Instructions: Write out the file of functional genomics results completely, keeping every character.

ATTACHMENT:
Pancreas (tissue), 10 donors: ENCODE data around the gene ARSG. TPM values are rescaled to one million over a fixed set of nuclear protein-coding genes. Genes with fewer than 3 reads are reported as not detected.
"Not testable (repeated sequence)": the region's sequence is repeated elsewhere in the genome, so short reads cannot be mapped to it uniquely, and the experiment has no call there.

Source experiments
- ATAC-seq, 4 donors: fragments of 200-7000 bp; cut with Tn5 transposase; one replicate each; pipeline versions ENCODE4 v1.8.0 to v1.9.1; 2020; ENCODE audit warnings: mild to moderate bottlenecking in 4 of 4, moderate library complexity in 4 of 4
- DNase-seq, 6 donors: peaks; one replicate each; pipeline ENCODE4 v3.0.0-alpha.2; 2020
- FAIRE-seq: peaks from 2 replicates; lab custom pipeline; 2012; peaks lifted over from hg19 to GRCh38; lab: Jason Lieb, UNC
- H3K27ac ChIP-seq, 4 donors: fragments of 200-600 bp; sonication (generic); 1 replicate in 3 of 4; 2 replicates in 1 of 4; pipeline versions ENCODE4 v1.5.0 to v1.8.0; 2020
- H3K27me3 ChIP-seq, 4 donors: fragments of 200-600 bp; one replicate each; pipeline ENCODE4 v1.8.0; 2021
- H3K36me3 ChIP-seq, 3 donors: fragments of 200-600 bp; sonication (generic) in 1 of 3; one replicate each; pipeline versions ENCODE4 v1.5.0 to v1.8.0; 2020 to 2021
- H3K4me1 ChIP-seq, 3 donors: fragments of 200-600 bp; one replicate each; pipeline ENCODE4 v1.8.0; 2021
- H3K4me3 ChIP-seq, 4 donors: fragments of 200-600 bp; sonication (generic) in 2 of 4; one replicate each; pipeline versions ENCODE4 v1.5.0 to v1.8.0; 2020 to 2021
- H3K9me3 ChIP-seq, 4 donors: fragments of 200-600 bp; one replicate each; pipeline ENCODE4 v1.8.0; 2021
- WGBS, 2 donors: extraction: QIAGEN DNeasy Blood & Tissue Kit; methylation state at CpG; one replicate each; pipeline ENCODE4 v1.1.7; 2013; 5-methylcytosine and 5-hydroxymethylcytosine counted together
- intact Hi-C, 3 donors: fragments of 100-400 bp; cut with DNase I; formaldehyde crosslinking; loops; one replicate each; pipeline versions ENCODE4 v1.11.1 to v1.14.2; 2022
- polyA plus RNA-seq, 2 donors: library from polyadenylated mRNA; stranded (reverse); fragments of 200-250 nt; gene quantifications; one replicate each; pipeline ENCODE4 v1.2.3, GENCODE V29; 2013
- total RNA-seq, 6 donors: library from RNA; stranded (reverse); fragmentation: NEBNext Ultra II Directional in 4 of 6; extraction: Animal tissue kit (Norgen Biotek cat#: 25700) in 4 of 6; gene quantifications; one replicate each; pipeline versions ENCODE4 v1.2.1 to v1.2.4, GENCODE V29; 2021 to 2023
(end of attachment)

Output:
Pancreas (tissue), 10 donors: ENCODE data around the gene ARSG. TPM values are rescaled to one million over a fixed set of nuclear protein-coding genes. Genes with fewer than 3 reads are reported as not detected.
"Not testable (repeated sequence)": the region's sequence is repeated elsewhere in the genome, so short reads cannot be mapped to it uniquely, and the experiment has no call there.

Source experiments
- ATAC-seq, 4 donors: fragments of 200-7000 bp; cut with Tn5 transposase; one replicate each; pipeline versions ENCODE4 v1.8.0 to v1.9.1; 2020; ENCODE audit warnings: mild to moderate bottlenecking in 4 of 4, moderate library complexity in 4 of 4
- DNase-seq, 6 donors: peaks; one replicate each; pipeline ENCODE4 v3.0.0-alpha.2; 2020
- FAIRE-seq: peaks from 2 replicates; lab custom pipeline; 2012; peaks lifted over from hg19 to GRCh38; lab: Jason Lieb, UNC
- H3K27ac ChIP-seq, 4 donors: fragments of 200-600 bp; sonication (generic); 1 replicate in 3 of 4; 2 replicates in 1 of 4; pipeline versions ENCODE4 v1.5.0 to v1.8.0; 2020
- H3K27me3 ChIP-seq, 4 donors: fragments of 200-600 bp; one replicate each; pipeline ENCODE4 v1.8.0; 2021
- H3K36me3 ChIP-seq, 3 donors: fragments of 200-600 bp; sonication (generic) in 1 of 3; one replicate each; pipeline versions ENCODE4 v1.5.0 to v1.8.0; 2020 to 2021
- H3K4me1 ChIP-seq, 3 donors: fragments of 200-600 bp; one replicate each; pipeline ENCODE4 v1.8.0; 2021
- H3K4me3 ChIP-seq, 4 donors: fragments of 200-600 bp; sonication (generic) in 2 of 4; one replicate each; pipeline versions ENCODE4 v1.5.0 to v1.8.0; 2020 to 2021
- H3K9me3 ChIP-seq, 4 donors: fragments of 200-600 bp; one replicate each; pipeline ENCODE4 v1.8.0; 2021
- WGBS, 2 donors: extraction: QIAGEN DNeasy Blood & Tissue Kit; methylation state at CpG; one replicate each; pipeline ENCODE4 v1.1.7; 2013; 5-methylcytosine and 5-hydroxymethylcytosine counted together
- intact Hi-C, 3 donors: fragments of 100-400 bp; cut with DNase I; formaldehyde crosslinking; loops; one replicate each; pipeline versions ENCODE4 v1.11.1 to v1.14.2; 2022
- polyA plus RNA-seq, 2 donors: library from polyadenylated mRNA; stranded (reverse); fragments of 200-250 nt; gene quantifications; one replicate each; pipeline ENCODE4 v1.2.3, GENCODE V29; 2013
- total RNA-seq, 6 donors: library from RNA; stranded (reverse); fragmentation: NEBNext Ultra II Directional in 4 of 6; extraction: Animal tissue kit (Norgen Biotek cat#: 25700) in 4 of 6; gene quantifications; one replicate each; pipeline versions ENCODE4 v1.2.1 to v1.2.4, GENCODE V29; 2021 to 2023